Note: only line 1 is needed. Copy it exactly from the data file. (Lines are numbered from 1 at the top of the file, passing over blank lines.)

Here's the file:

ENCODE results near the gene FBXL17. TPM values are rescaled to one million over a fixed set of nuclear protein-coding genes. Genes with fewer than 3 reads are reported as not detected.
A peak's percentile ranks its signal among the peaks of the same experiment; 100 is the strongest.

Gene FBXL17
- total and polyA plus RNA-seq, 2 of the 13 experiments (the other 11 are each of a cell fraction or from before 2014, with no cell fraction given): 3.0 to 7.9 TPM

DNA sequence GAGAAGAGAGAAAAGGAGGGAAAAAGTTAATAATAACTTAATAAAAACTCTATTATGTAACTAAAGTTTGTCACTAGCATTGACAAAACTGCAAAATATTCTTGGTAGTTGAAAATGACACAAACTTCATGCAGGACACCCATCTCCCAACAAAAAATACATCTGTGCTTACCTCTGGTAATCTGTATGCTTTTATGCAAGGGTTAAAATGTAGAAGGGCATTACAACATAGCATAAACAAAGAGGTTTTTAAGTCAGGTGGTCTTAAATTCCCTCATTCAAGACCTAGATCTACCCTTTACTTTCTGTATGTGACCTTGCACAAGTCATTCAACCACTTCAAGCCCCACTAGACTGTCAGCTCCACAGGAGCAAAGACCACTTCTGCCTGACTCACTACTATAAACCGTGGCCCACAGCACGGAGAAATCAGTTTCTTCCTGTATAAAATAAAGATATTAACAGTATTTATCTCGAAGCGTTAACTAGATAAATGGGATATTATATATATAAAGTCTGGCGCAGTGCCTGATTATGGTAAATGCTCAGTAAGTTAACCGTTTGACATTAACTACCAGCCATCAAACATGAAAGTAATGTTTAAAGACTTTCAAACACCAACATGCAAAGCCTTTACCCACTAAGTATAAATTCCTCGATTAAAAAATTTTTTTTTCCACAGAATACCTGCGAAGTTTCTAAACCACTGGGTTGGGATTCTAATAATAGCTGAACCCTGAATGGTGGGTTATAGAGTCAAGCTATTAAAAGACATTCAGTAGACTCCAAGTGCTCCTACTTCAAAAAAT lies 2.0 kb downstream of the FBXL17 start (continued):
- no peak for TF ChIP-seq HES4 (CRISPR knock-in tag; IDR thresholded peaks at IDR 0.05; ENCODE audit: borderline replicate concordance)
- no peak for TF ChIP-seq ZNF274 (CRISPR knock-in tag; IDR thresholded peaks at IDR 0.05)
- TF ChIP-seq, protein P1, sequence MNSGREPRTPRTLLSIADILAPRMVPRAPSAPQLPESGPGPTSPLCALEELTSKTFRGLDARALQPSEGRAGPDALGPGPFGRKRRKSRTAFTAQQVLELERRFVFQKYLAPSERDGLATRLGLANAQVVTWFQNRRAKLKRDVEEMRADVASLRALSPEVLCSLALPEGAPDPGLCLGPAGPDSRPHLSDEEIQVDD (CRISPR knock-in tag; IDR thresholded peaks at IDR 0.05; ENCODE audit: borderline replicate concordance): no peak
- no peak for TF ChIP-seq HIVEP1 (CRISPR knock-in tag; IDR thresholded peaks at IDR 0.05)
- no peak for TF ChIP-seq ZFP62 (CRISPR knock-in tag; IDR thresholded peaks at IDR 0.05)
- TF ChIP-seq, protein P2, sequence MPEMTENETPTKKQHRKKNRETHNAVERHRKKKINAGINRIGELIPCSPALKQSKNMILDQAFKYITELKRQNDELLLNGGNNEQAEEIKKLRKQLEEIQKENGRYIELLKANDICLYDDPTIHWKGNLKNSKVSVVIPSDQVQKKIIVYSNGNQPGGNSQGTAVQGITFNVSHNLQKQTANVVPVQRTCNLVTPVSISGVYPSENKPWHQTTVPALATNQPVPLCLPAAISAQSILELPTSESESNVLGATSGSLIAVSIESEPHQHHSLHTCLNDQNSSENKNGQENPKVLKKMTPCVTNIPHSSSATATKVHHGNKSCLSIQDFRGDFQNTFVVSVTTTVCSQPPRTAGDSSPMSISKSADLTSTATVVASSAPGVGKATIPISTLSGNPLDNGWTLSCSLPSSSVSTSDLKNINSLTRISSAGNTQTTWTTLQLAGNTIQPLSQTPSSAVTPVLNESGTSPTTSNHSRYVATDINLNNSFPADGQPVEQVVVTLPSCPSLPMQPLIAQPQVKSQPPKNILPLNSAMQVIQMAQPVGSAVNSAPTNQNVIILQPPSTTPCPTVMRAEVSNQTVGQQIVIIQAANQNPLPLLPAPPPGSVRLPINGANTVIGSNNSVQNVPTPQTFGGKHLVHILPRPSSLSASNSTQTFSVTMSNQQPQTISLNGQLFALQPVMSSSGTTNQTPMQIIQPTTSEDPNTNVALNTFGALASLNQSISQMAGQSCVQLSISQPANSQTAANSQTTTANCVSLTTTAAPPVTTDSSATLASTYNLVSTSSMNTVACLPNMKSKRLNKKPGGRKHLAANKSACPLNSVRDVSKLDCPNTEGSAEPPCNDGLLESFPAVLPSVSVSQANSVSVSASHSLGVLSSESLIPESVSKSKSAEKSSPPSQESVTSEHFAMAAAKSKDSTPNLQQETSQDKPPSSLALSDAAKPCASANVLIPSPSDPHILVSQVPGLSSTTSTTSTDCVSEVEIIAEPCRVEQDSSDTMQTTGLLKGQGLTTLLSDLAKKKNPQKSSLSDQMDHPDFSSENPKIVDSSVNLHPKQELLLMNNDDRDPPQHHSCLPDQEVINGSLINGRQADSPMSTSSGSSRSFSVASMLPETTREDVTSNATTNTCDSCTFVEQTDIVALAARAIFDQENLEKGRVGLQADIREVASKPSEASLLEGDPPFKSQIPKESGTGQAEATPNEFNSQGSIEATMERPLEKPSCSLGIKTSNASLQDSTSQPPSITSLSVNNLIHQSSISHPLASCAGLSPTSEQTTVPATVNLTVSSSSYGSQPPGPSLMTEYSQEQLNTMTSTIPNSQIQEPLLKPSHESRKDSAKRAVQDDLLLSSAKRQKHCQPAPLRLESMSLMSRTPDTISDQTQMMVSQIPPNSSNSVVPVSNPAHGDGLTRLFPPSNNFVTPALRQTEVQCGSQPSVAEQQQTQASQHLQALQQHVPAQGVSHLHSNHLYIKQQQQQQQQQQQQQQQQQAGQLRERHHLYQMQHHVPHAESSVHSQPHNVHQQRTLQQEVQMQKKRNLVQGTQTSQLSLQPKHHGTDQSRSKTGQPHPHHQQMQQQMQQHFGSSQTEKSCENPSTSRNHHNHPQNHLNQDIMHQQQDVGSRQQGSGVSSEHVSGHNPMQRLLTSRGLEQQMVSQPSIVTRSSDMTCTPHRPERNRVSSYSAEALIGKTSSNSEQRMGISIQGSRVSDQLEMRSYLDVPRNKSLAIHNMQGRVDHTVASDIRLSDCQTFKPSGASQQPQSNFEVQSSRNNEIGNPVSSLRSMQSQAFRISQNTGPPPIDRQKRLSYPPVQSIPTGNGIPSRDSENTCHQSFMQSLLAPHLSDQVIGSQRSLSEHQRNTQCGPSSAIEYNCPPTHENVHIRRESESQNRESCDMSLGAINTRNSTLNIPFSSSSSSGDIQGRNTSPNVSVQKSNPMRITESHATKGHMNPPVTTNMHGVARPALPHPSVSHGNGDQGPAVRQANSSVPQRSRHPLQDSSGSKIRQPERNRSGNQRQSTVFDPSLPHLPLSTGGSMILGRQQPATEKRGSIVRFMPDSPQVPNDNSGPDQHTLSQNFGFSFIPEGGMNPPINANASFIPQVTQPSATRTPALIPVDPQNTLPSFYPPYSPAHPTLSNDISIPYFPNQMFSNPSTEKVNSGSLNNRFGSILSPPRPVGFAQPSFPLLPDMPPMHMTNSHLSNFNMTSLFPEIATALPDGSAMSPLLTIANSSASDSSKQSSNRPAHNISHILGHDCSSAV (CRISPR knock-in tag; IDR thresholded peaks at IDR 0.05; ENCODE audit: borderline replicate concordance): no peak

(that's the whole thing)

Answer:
ENCODE results near the gene FBXL17. TPM values are rescaled to one million over a fixed set of nuclear protein-coding genes. Genes with fewer than 3 reads are reported as not detected.